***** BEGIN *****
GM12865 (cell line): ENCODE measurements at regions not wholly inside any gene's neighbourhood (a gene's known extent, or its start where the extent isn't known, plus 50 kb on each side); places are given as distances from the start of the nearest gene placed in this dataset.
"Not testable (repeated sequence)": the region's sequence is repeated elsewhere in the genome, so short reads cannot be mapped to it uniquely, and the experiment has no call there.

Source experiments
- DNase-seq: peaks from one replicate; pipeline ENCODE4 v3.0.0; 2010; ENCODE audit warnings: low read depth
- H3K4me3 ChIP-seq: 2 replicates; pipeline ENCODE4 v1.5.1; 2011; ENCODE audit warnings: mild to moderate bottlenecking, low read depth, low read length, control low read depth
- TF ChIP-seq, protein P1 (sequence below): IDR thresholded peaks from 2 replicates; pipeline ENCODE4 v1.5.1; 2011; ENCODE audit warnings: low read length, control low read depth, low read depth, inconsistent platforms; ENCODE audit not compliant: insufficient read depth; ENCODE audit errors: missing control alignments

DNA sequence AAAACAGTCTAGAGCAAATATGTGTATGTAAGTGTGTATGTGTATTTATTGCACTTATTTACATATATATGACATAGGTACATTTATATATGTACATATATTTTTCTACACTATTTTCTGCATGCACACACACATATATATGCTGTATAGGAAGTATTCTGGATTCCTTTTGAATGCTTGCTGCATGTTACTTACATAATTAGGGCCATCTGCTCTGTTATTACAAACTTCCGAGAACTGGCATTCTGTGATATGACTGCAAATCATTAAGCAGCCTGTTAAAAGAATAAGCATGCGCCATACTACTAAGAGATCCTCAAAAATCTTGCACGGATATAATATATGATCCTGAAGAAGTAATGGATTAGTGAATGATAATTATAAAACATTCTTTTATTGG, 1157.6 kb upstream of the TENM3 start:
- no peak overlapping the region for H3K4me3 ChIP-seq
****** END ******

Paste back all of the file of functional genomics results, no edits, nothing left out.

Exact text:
GM12865 (cell line): ENCODE measurements at regions not wholly inside any gene's neighbourhood (a gene's known extent, or its start where the extent isn't known, plus 50 kb on each side); places are given as distances from the start of the nearest gene placed in this dataset.
"Not testable (repeated sequence)": the region's sequence is repeated elsewhere in the genome, so short reads cannot be mapped to it uniquely, and the experiment has no call there.

Source experiments
- DNase-seq: peaks from one replicate; pipeline ENCODE4 v3.0.0; 2010; ENCODE audit warnings: low read depth
- H3K4me3 ChIP-seq: 2 replicates; pipeline ENCODE4 v1.5.1; 2011; ENCODE audit warnings: mild to moderate bottlenecking, low read depth, low read length, control low read depth
- TF ChIP-seq, protein P1 (sequence below): IDR thresholded peaks from 2 replicates; pipeline ENCODE4 v1.5.1; 2011; ENCODE audit warnings: low read length, control low read depth, low read depth, inconsistent platforms; ENCODE audit not compliant: insufficient read depth; ENCODE audit errors: missing control alignments

DNA sequence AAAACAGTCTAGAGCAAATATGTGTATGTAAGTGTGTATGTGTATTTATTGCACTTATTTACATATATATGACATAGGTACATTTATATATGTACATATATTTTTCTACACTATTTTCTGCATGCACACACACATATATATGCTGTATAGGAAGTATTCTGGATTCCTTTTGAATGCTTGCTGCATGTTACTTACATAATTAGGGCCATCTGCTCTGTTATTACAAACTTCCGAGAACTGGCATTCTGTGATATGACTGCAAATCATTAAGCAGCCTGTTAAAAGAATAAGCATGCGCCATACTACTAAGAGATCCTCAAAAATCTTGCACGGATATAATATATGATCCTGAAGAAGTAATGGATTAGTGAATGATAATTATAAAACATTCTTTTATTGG, 1157.6 kb upstream of the TENM3 start:
- no peak overlapping the region for H3K4me3 ChIP-seq